We stopped in Indiana at a rest stop in the truck/semi area. Blu handled that remarkably well. He has never been surrounded by such an environment. I took him for a good walk and some tourists stopped to pet him. He was not excited about getting back in the trailer, but I gave him time and he got back on.

Traveling with Mom and Dad was fun. We stopped at subway for lunch. Blu was not drinking at all really until we got to Subway where he had a sip. When we got to Colfax, he drank and drank at last. Mom and Dad held the horses while we packed. It was AWESOME to meet Anna and Louie in person. Anna is my travel buddy and Louie is a good friend. Mom got very teary and it made me so sad. Dad was full of helpful information and helped us squeeze all our stuff into Anna's truck while Mom held the two horses who were drinking water like crazy.

Loading Blu onto Anna's tiny trailer went really well considering that it was the third trailer for the day. Blu took a few minutes, but there was no big struggle and no "shut the gate!"

It was 8 by the time we left. Mom and Dad were right behind us on the highway for a while. We kept saying that we WOULD get to our destination tonight. Kristie kept in touch and helped us maneuver the closed roads. She led us to her house when we got into town. It was 11:54 when we pulled into her place.

She has a beautiful set up and was SO HELPFUL. She wanted to know if she could do something for us all evening. She made us dinner, had the bathroom ready for us to shower, our beds ready for sleeping, and stalls and a pen all with water ready for us to use for our horses.

It was 1:30 by the time I laid my head down. It had been 24 hours since I was laying on the couch with my cat, now I was in Nebraska. Things were in motion; my dream was inching closer to reality; Kristie was pushing it to reality; Mom and Dad were pushing it to reality; my sister's were pushing it to reality; John was pushing it to reality; my brother and sister in law were pushing it to reality; Blu was pushing it to reality. Blu, who spent 21 hours in and out of trailers was carrying my dreams on his shoulders, bearing them to the realms of the real world.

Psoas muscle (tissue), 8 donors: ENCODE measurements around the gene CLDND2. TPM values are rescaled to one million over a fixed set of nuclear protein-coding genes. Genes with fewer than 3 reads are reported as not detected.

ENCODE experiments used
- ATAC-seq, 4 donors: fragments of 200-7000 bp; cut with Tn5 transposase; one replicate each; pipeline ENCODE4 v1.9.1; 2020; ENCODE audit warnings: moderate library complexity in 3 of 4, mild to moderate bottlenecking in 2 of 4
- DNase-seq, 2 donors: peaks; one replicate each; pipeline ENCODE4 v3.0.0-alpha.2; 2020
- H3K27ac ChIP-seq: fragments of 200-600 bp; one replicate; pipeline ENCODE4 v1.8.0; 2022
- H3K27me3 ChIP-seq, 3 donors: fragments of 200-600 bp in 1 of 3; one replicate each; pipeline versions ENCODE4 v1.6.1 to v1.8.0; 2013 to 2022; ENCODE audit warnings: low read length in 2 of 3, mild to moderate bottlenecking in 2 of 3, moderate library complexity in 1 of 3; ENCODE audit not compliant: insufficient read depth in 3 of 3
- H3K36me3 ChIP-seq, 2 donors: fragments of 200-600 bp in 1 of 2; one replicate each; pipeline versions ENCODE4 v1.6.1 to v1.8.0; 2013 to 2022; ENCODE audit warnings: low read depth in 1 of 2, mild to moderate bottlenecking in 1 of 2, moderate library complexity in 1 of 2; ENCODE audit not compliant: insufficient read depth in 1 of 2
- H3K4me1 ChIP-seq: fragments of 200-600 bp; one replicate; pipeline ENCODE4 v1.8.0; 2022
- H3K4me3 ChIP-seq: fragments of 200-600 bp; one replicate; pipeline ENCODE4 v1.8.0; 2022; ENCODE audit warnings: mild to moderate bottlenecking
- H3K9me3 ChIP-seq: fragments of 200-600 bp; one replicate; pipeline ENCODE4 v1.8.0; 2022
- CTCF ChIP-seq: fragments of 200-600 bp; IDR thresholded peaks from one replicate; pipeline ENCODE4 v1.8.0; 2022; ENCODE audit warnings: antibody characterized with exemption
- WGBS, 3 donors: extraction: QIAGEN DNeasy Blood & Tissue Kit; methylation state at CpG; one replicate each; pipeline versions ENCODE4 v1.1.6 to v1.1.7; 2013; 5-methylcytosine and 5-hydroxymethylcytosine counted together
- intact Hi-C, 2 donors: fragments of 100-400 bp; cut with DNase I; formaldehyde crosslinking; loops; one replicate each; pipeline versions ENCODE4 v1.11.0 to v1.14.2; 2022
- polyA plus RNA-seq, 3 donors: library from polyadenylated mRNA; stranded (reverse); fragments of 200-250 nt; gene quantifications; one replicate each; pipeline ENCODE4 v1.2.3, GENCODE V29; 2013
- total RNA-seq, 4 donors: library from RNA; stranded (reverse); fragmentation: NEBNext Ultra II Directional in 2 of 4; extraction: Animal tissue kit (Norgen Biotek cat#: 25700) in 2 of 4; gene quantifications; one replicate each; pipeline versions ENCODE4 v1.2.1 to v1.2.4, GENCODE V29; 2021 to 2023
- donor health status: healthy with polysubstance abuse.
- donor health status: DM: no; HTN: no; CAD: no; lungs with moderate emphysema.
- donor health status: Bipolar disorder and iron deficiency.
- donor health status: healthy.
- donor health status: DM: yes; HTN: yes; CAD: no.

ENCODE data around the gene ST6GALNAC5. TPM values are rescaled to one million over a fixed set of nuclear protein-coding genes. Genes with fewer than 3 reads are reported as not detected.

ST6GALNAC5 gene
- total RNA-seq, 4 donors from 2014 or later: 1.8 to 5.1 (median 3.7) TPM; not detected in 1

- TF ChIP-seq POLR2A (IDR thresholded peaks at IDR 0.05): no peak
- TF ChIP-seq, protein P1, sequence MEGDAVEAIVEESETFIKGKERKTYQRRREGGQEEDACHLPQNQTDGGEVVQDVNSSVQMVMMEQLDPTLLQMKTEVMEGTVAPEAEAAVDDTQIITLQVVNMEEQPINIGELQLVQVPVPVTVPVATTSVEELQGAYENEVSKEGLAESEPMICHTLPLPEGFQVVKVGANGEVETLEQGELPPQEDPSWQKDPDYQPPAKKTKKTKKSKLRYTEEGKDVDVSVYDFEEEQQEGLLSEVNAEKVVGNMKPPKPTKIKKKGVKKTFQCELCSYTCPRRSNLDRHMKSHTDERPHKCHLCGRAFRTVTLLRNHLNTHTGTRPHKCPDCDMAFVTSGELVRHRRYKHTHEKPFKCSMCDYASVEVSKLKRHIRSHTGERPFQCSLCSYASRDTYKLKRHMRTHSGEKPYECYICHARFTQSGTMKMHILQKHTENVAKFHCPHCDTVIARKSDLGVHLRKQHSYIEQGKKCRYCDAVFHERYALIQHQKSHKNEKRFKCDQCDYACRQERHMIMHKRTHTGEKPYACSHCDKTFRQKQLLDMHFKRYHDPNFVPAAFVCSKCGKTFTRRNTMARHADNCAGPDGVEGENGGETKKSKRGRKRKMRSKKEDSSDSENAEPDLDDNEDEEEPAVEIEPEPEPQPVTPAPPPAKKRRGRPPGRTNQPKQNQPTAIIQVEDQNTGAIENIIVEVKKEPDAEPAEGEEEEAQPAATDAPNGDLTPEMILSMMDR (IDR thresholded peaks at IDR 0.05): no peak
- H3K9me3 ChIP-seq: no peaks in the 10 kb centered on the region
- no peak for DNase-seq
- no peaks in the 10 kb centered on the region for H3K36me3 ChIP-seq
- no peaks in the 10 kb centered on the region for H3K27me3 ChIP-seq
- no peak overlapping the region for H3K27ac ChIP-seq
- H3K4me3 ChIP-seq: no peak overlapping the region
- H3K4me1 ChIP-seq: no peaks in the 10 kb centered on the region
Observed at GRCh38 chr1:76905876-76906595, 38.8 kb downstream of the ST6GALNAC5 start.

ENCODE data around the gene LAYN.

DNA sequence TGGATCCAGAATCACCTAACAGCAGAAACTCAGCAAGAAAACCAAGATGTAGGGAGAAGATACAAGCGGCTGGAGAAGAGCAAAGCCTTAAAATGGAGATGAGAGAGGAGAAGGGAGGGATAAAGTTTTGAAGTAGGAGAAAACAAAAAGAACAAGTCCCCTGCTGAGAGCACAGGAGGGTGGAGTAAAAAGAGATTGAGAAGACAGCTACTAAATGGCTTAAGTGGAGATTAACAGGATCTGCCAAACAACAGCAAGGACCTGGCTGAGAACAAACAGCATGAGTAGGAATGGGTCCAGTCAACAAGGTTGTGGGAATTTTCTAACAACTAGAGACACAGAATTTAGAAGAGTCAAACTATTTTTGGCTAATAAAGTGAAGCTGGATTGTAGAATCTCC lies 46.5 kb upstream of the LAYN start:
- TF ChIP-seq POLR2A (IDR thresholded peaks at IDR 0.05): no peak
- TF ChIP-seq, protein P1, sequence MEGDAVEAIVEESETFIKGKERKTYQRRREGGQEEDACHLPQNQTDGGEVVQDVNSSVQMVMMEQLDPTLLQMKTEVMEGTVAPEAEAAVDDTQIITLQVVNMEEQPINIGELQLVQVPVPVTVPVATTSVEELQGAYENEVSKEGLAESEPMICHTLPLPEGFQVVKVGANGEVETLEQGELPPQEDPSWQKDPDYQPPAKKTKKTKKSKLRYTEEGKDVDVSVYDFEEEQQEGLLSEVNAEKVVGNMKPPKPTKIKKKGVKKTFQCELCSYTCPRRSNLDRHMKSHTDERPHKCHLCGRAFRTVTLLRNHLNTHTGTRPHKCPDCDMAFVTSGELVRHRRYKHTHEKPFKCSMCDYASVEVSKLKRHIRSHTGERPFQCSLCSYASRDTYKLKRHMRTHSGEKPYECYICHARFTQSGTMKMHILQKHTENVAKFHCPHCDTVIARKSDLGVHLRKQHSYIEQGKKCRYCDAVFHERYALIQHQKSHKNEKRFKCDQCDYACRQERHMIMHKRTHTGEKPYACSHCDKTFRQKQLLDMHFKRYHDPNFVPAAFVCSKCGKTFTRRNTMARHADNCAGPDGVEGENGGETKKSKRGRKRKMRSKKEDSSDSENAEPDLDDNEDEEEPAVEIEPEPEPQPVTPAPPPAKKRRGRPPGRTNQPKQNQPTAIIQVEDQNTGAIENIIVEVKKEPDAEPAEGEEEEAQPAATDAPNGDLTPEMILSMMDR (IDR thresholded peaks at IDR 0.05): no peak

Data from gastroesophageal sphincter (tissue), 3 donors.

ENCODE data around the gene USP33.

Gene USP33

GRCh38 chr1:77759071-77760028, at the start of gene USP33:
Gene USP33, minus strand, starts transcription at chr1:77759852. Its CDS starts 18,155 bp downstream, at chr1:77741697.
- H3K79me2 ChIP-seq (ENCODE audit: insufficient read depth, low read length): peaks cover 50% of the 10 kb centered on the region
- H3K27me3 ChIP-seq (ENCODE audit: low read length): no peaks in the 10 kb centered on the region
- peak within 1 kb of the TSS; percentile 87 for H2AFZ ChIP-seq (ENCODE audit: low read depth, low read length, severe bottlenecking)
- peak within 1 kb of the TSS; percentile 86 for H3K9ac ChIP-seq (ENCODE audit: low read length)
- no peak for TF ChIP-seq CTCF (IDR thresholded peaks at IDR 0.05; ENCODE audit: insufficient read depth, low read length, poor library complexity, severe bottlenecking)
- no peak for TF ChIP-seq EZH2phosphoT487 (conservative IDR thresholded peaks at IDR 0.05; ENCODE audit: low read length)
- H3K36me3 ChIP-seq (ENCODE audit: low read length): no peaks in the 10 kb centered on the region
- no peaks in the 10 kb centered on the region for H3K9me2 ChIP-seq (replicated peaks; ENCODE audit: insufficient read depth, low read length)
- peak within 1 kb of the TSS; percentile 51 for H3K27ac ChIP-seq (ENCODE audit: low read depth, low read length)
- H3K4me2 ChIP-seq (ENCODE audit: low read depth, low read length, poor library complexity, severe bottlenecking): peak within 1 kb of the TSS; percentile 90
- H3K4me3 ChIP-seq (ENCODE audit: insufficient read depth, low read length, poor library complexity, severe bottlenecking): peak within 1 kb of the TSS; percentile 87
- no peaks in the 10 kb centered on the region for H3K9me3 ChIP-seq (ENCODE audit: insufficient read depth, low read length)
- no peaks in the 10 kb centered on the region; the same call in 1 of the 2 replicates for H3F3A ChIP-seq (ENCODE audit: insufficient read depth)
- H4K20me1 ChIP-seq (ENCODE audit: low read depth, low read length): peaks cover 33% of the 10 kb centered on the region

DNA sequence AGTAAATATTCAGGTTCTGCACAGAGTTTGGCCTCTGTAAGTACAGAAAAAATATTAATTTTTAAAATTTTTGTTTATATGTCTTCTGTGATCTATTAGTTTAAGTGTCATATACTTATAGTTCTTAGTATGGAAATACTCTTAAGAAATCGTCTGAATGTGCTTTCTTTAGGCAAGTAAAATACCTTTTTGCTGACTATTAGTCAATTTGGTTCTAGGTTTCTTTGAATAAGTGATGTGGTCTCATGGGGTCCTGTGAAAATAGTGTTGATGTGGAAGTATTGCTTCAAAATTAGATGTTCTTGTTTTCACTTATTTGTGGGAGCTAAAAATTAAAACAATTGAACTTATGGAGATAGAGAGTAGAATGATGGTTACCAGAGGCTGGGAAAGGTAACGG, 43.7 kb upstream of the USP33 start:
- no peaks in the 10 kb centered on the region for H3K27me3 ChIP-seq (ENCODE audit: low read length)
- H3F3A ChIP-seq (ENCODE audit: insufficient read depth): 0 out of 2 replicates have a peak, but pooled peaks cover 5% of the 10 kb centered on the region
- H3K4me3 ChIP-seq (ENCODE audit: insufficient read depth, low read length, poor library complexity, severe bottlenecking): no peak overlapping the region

Natural Horsewoman Out.

Wednesday, June 1, 2011

Pseudo-Pagosa Springs

Blu is going to spend the next 7 days in the round pen, weather permitting. Today, I put the horses out back and took him out on the 12' line with Mocha Rose. I let him graze for an hour then put him back in the round pen and rode Misty to herd all the horses back up to the front pastures. I offered him water before and after grazing. On the way out, I walked in zone 5 and he had a great sideways away from the pressure of the line on zone 3. Fun stuff.

During this week, I will be the provider of water and social interaction. This is the kind of life Blu will have while he is in Pagosa Springs, so it should be a nice preparatory experience for him.

On another note, during my sessions, I think I want to teach Blu what to do to help me untangle the line.

Misty was great. I gave her a handful of grass and put the halter on. She was so together with me while we gathered up the horses.

Natural Horsewoman Out.

Special Anniversary: Lesson with Meggie Allen for May